More Japanese electronics jobs for Scotland

Silicon Glen: Foreign investment tops pounds 2bn and Scotland now suppl ies one-third of Europe's PC output


Scotland Correspondent

Scotland's Silicon Glen - the electronics manufacturing area between Edinburgh and Glasgow - won its second big investment of the week yesterday.

Shin-Etsu Handotai announced a pounds 160m expansion of its silicon wafer plant at Livingston, creating 235 jobs. The investment comes three days after Chunghwa, the Taiwanese picture tube manufacturer confirmed a pounds 260m investment deal at Mossend, near Glasgow.

The Japanese company, the world's largest silicon wafer manufacturer, said it was investing in Livingston because of the success of its existing plant in the town which employs 300. Constructionhas started and production should start late next year.

The company will expand its range of silicon wafers - the basic components of computer chips .The investment brings total Japanese investment in Livingston to more than pounds 1bn. Many of the wafers will be supplied to NEC, which is building a pounds 500m manufacturing plantnearby.

Together, Shin-Etsu and Chunghwa have this week announced 3,500 new jobs in central Scotland, an area blighted by the shake-out of traditional "smokestack" industries.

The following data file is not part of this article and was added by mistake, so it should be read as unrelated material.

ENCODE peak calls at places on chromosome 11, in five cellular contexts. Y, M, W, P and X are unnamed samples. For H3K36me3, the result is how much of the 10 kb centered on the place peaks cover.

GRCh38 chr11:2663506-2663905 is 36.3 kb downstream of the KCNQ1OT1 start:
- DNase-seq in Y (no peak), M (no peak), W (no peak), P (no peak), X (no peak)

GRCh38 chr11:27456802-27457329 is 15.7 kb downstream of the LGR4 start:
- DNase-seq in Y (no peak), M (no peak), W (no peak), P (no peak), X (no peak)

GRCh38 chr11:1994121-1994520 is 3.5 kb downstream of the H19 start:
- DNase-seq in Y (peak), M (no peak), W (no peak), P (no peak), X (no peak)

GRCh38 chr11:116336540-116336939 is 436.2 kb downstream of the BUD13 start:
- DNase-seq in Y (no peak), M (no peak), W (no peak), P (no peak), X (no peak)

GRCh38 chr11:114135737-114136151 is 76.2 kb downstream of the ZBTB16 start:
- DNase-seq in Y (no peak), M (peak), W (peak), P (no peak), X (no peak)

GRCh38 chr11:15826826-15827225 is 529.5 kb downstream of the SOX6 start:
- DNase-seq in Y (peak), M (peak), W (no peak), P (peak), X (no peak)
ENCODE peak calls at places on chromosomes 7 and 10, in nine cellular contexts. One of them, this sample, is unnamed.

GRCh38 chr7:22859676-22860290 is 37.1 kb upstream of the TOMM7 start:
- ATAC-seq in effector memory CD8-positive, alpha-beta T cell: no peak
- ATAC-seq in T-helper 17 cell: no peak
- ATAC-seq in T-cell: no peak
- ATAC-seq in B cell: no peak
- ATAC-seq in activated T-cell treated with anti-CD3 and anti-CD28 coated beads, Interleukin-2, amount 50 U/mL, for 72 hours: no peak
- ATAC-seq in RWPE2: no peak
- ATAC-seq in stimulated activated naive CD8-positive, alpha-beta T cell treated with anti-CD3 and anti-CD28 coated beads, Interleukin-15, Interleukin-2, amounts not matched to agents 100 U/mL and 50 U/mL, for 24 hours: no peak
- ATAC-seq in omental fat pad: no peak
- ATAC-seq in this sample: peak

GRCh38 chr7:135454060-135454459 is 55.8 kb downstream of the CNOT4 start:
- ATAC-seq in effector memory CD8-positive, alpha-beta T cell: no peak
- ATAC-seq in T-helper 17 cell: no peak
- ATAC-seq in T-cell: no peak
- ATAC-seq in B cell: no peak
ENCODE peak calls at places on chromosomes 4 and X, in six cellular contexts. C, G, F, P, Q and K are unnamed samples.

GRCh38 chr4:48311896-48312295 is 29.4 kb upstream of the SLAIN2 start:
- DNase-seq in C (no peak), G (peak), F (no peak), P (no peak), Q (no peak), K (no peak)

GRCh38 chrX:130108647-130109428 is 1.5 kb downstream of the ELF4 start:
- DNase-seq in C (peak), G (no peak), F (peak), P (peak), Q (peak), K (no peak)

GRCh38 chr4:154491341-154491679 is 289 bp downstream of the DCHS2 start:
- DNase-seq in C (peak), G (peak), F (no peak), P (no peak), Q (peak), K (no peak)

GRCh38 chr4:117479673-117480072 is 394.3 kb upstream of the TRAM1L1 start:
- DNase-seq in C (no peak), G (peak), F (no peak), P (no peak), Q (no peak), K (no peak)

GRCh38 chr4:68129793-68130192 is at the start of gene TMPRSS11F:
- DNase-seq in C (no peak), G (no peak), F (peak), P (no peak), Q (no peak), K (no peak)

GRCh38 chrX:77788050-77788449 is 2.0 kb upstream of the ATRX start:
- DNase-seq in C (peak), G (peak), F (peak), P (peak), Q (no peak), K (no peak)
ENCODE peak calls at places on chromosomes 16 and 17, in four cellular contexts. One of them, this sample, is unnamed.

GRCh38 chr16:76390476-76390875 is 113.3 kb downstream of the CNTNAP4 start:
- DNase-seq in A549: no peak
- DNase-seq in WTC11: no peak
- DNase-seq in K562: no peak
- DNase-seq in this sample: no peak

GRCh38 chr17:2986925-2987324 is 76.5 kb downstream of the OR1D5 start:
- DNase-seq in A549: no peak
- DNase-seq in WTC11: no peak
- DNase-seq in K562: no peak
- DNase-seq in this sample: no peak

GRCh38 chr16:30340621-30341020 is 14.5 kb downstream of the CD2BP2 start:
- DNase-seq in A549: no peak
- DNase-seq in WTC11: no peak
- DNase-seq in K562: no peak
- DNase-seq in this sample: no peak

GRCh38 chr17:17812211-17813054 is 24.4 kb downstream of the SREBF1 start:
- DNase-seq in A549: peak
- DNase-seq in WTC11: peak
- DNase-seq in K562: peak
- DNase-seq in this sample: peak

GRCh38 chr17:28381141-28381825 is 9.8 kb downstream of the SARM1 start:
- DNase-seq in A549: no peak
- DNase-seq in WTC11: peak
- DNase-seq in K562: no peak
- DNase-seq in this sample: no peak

George Kynoch, the Scottish industry minister, said it was "another example of a company, which has already been here for a number of years, expanding its Scottish presence to take full advantage of the benefits which Silicon Glen offers."

Katsunori Kubo, Shin-Etsu's managing director, said that the European semiconductor market was expanding sharply:"The project is a vote of confidence in our local workforce and we believe it will also have a beneficial effect on the local community, for the new jobs being created are high quality and long term. This commits the company to Livingston."

Shin-Etsu's announcement is that latest in a series of investments in the area. Recent foreign investment exceeds pounds 2bn. Scotland now produces 35 per cent of all personal computers made in Europe and electronic products account for 40 per cent of Scotland's exports, worth about pounds 8bn

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